Even now, it seems too outlandish to be true. The idea of Cristiano Ronaldo joining Juventus began much like many other nonsensical Serie A transfer rumours, splashed across the front page of Tuttosport as their latest shock news story. It is hard to know whether to put the word ‘shock’ or ‘news’ in quotation marks there, the Turin-based tabloid so often guilty of publishing rumours which have so little credibility that the only surprise is that they weren’t written by Jacob and Wilhelm Grimm.
However, the Ronaldo story appears to have much more truth to it, with many of Italy’s most reliable reporters adding details to the story over the past week. The potential fee, salary expected by the Portuguese megastar and even the compensation owed to his agent Jorge Mendes have all been discussed at length, with the majority of those sources appearing to agree on the finer points of the potential move.
Whether or not the five-time Ballon d’Or winner does swap Real Madrid’s iconic all-white strip for the famous contrasting stripes of Italian football’s grand Old Lady remains to be seen, but she has already undoubtedly benefitted from the link. Indeed, it was reported late last week that three days after those initial reports, the Juve share price had risen by 22 percent, which the Calcio e Finanza website insisted meant the club’scapital had gone from €665m to €825m.
That spike represents the first indication of what pulling off this deal could mean to the Bianconeri, who would undoubtedly continue to see their stock rising off the field, should the outlandish idea actually happen. The lure of increased revenue from shirt sales, branding and other sponsorships would be incredible, such is the marketing prowess of a 33-year-old icon who is almost a business unto himself.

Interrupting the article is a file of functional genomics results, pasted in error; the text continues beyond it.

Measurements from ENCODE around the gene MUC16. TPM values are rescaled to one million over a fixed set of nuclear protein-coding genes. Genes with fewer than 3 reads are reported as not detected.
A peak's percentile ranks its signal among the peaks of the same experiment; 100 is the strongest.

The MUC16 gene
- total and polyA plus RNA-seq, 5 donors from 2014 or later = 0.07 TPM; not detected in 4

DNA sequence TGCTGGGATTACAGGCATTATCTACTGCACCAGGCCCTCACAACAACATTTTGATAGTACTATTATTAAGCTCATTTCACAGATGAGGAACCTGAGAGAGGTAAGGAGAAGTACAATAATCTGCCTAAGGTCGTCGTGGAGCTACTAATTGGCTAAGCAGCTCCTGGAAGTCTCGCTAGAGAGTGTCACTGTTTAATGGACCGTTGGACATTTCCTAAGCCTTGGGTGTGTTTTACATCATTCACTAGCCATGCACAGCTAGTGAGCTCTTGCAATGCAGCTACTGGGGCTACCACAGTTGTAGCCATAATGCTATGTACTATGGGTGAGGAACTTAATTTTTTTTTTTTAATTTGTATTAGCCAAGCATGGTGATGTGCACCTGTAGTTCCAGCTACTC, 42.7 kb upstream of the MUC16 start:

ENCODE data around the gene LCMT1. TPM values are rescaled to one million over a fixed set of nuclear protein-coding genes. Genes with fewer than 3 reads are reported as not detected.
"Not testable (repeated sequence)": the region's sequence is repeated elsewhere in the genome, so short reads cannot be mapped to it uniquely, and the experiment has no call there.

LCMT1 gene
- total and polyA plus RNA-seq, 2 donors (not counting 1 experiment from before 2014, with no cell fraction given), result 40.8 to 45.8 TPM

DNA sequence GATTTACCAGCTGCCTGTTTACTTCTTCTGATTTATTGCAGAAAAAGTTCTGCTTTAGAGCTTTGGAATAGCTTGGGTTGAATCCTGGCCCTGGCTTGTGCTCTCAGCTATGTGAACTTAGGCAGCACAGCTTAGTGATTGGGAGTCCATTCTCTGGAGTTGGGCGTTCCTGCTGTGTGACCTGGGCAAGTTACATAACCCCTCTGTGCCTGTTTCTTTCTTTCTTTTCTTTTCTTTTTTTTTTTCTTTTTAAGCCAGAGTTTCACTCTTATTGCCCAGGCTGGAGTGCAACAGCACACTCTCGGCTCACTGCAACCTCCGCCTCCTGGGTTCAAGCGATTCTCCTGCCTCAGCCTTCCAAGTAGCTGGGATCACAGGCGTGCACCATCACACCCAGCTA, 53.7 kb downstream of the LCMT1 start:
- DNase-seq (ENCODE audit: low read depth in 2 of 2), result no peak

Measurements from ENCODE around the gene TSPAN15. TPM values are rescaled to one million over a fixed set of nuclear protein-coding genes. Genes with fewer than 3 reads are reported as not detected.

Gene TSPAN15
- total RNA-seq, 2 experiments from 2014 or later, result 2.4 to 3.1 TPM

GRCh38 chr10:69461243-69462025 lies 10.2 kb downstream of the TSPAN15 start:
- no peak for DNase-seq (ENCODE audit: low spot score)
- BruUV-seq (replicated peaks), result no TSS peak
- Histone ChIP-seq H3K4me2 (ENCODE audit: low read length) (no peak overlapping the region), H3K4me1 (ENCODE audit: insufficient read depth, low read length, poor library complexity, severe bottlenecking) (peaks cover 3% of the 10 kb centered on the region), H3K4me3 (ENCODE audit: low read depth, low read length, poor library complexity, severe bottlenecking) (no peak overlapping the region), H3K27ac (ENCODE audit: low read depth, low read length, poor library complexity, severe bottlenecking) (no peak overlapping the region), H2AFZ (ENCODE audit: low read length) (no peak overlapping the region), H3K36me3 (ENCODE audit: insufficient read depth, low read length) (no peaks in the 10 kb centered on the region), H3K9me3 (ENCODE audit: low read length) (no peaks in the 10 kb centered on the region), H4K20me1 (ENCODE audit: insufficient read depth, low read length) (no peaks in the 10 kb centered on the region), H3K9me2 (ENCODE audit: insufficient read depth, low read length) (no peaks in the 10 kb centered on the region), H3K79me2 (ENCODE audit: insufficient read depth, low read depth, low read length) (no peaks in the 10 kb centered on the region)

Yet for those supporters who routinely pass through the turnstiles at Juventus Stadium, those numbers pale into insignificance compared to the impact Ronaldo could have on the field. They have enjoyed the domestic dominance they have witnessed since moving there in 2011, and seven consecutive Scudetti – and four league-and-cup doubles – is a truly historic achievement. However, it is Champions League glory they covet above all else right now.
That it has been Ronaldo, first in the 2017 Final and then again in last season’s quarter-finals, who has twice ended their hopes is not lost on a fan base who have now waited 22 years to see their side triumph in UEFA’s elite competition. Simply taking him away from those Madrid teams would arguably have seen Juve emerge triumphant, but adding him to their own squad would unquestionably make them among the favourites.
Yet perhaps even more than being firmly back among the teams with a legitimate chance of winning the Champions League, signing Ronaldo would send an unavoidable message around the world. Looking back, it is difficult to see an example of them splashing out on a firmly-established elite player.
Many, including Gigi Buffon, Zinedine Zidane, Michel Platini and Roberto Baggio, became that while wearing the Bianconero jersey, Juve earning a well-deserved reputation for turning good players into great ones rather than simply buying the very best. In fact, in the post-war era at least, perhaps the only fully-fledged star brought to Turin was Gianluca Vialli, who joined from Sampdoria back in 1992 for a then-world record fee.
A deal for Cristiano Ronaldo will not be more expensive than those taking Neymar and Kylian Mbappe to Paris Saint-Germain, but it might well see him follow in Vialli’s footsteps and end Juventus’ wait for Champions League glory. Now that would be truly priceless, both on and off the field.
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